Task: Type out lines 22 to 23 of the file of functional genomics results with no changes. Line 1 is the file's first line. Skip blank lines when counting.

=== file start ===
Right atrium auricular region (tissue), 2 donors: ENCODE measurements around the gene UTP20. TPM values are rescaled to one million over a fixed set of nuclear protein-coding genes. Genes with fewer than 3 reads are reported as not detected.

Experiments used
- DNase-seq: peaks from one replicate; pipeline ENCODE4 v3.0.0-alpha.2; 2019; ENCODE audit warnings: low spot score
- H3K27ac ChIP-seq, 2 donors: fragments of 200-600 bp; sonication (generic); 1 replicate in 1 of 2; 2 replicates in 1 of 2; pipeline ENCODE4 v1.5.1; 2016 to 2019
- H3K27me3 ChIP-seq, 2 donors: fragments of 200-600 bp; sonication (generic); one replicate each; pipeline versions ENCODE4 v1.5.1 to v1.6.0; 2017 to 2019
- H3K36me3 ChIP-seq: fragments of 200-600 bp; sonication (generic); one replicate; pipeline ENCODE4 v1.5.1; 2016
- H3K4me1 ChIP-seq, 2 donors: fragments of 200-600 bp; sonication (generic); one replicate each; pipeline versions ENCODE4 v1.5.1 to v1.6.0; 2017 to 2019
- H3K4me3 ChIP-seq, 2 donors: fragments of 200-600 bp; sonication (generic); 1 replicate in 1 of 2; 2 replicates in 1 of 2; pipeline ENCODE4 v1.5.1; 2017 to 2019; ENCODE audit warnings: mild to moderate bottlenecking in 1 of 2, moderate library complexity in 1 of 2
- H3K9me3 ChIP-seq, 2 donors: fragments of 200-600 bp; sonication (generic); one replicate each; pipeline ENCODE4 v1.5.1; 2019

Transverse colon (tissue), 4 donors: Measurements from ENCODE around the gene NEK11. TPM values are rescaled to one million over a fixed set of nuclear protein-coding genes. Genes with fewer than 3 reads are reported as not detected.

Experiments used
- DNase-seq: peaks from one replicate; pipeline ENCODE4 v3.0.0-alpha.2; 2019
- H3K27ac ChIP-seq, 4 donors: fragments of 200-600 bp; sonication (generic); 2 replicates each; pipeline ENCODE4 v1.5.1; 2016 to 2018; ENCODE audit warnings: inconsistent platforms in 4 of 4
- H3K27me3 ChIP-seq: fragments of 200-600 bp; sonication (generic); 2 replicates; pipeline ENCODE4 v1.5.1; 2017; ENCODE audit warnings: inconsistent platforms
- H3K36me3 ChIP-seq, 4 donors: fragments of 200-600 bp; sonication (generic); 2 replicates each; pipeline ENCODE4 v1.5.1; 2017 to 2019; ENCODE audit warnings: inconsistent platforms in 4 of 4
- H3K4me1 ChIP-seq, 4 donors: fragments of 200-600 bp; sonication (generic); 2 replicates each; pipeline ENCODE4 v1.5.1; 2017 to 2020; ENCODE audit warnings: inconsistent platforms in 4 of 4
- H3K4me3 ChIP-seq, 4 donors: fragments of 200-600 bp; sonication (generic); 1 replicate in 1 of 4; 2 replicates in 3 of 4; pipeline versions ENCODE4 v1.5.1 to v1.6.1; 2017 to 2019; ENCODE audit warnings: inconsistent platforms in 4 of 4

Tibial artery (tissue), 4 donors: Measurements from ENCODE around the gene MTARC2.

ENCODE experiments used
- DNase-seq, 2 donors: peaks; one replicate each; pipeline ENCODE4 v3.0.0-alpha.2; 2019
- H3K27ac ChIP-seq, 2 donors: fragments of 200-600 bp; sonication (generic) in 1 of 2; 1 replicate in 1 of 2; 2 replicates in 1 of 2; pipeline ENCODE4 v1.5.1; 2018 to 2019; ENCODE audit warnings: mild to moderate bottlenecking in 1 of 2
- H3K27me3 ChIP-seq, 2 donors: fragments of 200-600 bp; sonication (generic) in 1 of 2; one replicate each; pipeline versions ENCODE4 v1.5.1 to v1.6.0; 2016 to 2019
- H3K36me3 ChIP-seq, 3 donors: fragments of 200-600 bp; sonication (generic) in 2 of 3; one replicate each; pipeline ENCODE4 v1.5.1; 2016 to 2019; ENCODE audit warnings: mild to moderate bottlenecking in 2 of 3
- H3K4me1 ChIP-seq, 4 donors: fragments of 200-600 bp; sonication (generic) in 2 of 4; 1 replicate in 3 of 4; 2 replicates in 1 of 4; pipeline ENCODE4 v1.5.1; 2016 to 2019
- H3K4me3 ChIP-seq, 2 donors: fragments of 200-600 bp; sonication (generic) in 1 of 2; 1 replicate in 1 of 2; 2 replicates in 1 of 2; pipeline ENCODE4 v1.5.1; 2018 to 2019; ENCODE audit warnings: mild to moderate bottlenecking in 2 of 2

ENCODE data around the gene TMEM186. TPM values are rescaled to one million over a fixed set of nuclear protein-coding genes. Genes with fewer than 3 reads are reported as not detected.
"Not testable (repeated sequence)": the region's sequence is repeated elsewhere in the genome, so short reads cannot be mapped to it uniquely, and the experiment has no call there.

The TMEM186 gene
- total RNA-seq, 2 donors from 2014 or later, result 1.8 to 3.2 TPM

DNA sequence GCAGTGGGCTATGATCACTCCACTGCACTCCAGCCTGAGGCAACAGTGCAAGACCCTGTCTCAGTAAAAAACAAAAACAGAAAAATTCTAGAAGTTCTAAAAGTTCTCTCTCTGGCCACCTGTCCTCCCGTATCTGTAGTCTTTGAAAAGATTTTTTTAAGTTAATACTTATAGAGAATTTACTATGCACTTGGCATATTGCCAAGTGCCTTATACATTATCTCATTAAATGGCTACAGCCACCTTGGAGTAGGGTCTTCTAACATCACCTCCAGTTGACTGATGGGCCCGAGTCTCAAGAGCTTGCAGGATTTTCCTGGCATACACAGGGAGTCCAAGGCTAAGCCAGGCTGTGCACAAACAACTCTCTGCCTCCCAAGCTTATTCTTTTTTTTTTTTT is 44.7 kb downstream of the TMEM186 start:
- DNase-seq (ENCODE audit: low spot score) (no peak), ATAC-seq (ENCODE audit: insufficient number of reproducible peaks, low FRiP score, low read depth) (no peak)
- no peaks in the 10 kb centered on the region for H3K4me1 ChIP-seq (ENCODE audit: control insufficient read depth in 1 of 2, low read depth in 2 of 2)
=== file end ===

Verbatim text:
- H3K27me3 ChIP-seq, 2 donors: fragments of 200-600 bp; sonication (generic) in 1 of 2; one replicate each; pipeline versions ENCODE4 v1.5.1 to v1.6.0; 2016 to 2019
- H3K36me3 ChIP-seq, 3 donors: fragments of 200-600 bp; sonication (generic) in 2 of 3; one replicate each; pipeline ENCODE4 v1.5.1; 2016 to 2019; ENCODE audit warnings: mild to moderate bottlenecking in 2 of 3